My DV Manifesto

Digital video is democratic.
DV is not controlled by expensive equipment or programming schedules. It is free for anyone with access to a computer and a camera.

DV is beautiful.
DV is DV, not film, not Beta, let DV be bold and beautiful DV.

Access is everywhere.
DV has no barriers for distribution.

Digital video is individual.
You don’t need a large crew for your art. DV allows for the practice of solitary pursuits in a community of support.

Creation is definition.
DV aesthetic is being defined and altered as the technology changes and the medium percolates to culture. The making of DV defines DV.

Digital video is new.
The TV/film aesthetic, control, distribution, creation, and use should not apply. There are new frames, and new rules.

Friday, January 20, 2006

What will happen?

I just wrote a post in my web site: where I pine that I do not particularly like the production aspect of video. I like the edit where it is dark and lonely and it is just you and the story a cuddled up next to the glow of the computer screen.

However, I do like the production when I come home and feel that it went really well. However however, many of these times when I get to edit that particular footage it is not as good as I thought. Sometimes the opposite is true--when I get home and think the day was a disaster and then I see some really nice stuff.

I must say that both scenarios happen usually when I am shooting with a team without a monitor which I now refuse to do.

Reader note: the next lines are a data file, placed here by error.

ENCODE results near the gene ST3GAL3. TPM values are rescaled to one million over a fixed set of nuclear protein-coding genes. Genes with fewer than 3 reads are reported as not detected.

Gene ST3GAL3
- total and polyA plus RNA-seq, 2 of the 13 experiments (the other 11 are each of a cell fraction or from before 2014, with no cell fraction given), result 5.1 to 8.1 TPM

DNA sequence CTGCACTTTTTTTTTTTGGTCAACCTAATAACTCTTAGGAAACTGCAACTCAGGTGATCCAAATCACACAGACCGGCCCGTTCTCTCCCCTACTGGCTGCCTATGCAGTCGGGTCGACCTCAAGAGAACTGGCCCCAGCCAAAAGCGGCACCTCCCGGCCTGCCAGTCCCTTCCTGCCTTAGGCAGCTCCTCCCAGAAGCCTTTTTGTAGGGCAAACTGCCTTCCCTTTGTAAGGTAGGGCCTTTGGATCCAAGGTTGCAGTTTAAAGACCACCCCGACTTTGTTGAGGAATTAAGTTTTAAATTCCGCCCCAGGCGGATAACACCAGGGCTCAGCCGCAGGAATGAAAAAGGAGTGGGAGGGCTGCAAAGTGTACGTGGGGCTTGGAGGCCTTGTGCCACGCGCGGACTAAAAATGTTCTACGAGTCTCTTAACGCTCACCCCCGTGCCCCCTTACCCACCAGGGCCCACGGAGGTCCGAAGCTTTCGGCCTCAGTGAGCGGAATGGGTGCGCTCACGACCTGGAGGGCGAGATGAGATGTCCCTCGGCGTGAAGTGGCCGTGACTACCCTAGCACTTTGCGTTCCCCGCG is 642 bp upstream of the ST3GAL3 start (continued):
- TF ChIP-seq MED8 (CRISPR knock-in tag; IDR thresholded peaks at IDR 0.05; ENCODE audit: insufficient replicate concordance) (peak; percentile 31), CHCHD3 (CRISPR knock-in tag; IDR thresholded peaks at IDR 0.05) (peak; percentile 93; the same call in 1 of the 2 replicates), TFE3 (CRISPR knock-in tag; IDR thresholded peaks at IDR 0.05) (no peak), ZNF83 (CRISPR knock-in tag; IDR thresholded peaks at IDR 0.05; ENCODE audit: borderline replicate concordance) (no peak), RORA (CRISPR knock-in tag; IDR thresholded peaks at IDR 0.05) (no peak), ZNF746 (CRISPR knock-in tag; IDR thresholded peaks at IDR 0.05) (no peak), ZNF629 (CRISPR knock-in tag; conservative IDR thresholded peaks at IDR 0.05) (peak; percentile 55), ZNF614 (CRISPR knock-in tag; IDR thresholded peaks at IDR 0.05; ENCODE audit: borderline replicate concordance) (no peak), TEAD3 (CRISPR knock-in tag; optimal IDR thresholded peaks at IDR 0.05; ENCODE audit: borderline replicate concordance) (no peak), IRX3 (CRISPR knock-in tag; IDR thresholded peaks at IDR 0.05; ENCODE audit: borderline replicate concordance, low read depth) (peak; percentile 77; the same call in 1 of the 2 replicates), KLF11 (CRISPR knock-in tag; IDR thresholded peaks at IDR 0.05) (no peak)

Anyway, the most detailed producer, armed with an armful of storyboards and shot lists can screw things up if they do not make themselves aware of the organics of the moment. Great things happen before or after "roll tape!" and off screen.

In documentaries it is even more so. Each of us will concentrate on the one or two needed things we need and then many cases lose really nice presents of happenstance. We return home happy that we "nailed our shot" only to find that later, in the edit, the "shot" really wasn't all that important to nail, and we missed the good parts. You change story slightly, add VOs, add emotional music and problem fixed. But the problem is not fixed for us. We watch and remember and we know what was covered up. It should make us more aware.

Tuesday, January 10, 2006

Thinking with Eyes

My father-in-law, who is a contractor, has been helping to renovate our bathroom, told me this in regards to the design:

...think with your eyes, not your brain.

This is so perfectly suited for so many things. Rules, theory, plans help to lay a foundation but can obscure our way. When something "looks" wrong, despite being proven by theory or rule, it probably is wrong. If it looks wrong it needs to be fixed even if it only makes our eyes feel better.

Saturday, January 07, 2006